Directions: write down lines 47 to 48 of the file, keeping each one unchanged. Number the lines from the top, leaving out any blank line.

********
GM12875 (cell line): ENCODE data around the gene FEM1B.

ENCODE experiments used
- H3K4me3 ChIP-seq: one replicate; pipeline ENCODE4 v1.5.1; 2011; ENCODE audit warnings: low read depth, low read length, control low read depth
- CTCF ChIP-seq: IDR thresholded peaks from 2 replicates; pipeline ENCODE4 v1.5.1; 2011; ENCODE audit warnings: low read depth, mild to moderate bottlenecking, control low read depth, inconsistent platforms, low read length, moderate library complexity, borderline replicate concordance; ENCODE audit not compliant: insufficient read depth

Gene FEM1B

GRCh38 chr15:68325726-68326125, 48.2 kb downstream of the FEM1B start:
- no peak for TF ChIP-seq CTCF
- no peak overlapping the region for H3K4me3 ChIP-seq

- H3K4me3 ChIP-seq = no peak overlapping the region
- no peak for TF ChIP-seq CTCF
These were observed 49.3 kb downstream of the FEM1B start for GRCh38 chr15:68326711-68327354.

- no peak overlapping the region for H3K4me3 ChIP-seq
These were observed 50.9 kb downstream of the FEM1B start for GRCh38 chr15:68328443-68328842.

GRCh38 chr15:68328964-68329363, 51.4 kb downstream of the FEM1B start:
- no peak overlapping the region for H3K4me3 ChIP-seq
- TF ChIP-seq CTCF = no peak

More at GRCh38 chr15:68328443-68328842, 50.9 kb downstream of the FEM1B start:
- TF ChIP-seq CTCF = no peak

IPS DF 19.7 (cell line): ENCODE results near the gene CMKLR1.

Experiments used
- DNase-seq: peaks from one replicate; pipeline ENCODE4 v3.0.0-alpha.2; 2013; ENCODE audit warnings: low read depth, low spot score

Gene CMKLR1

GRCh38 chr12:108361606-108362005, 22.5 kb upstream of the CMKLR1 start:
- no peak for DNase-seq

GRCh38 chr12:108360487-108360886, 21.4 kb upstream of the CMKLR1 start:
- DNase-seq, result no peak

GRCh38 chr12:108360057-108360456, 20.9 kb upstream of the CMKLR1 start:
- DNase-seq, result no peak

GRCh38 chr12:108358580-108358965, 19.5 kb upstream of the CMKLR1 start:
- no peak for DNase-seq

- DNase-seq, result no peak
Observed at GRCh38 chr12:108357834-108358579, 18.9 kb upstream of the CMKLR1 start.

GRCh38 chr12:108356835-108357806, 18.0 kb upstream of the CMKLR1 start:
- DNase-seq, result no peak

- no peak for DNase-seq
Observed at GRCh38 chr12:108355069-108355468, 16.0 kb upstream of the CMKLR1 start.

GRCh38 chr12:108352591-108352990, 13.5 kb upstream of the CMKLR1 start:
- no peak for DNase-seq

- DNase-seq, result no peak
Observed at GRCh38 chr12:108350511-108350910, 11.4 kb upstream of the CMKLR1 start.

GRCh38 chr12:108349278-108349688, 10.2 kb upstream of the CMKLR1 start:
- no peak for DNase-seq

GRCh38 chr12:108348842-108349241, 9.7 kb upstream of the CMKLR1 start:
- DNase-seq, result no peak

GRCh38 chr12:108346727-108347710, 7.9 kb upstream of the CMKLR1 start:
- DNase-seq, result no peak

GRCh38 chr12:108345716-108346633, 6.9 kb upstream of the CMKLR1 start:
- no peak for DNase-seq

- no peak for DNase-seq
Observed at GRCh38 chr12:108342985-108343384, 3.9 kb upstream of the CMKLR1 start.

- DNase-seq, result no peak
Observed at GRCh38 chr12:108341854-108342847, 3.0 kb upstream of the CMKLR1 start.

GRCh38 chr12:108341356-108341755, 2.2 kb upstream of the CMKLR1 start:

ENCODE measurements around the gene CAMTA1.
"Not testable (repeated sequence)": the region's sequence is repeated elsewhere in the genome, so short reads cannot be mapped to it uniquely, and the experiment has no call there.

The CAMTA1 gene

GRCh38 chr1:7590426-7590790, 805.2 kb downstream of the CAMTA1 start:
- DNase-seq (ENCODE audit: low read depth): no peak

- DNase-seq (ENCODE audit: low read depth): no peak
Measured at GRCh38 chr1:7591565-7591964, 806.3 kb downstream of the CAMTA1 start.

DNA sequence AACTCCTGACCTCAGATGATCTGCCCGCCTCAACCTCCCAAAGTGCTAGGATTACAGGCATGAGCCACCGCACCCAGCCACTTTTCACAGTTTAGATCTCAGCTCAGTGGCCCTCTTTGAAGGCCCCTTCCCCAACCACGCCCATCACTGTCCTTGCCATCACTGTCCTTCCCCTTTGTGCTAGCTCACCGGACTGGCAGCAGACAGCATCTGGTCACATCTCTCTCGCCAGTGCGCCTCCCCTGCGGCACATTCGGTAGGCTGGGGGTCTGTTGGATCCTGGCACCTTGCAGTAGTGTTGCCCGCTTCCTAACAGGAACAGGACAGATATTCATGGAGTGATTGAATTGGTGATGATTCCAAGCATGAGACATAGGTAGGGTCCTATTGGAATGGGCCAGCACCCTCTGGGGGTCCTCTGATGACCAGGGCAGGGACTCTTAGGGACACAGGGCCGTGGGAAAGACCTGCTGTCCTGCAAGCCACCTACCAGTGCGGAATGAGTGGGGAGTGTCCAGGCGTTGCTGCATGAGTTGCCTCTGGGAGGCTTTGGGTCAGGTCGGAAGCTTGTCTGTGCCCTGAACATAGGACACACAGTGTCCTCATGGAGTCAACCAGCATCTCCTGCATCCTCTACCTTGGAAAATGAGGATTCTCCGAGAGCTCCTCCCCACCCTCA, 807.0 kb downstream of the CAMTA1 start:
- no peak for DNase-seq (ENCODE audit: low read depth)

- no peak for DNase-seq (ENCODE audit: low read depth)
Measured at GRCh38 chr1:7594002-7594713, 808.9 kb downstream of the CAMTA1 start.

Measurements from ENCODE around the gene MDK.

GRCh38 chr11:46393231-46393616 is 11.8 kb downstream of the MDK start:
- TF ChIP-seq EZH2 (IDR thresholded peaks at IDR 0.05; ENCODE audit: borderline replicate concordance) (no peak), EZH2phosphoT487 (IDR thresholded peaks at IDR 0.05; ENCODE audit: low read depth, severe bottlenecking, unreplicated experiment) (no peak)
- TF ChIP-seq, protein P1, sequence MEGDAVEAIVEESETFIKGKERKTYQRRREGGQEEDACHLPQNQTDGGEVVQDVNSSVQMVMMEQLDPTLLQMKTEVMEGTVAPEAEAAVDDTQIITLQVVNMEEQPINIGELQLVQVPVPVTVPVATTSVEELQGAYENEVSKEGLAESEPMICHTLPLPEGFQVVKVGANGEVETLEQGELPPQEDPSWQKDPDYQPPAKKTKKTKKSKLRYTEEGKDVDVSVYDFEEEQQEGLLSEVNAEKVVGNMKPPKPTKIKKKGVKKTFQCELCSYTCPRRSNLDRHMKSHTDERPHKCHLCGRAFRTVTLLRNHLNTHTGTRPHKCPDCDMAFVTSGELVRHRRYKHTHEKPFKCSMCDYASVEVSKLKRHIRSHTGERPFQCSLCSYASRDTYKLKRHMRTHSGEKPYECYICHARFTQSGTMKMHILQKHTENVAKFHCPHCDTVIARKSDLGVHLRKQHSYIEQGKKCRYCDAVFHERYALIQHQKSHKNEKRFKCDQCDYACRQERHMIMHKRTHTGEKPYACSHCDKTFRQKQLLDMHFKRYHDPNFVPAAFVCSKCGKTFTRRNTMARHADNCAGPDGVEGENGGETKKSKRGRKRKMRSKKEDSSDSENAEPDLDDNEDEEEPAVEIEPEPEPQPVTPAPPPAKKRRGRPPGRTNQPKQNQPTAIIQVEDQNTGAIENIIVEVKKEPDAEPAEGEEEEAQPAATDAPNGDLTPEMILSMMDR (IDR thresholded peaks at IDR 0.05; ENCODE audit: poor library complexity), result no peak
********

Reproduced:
GRCh38 chr12:108345716-108346633, 6.9 kb upstream of the CMKLR1 start:
- no peak for DNase-seq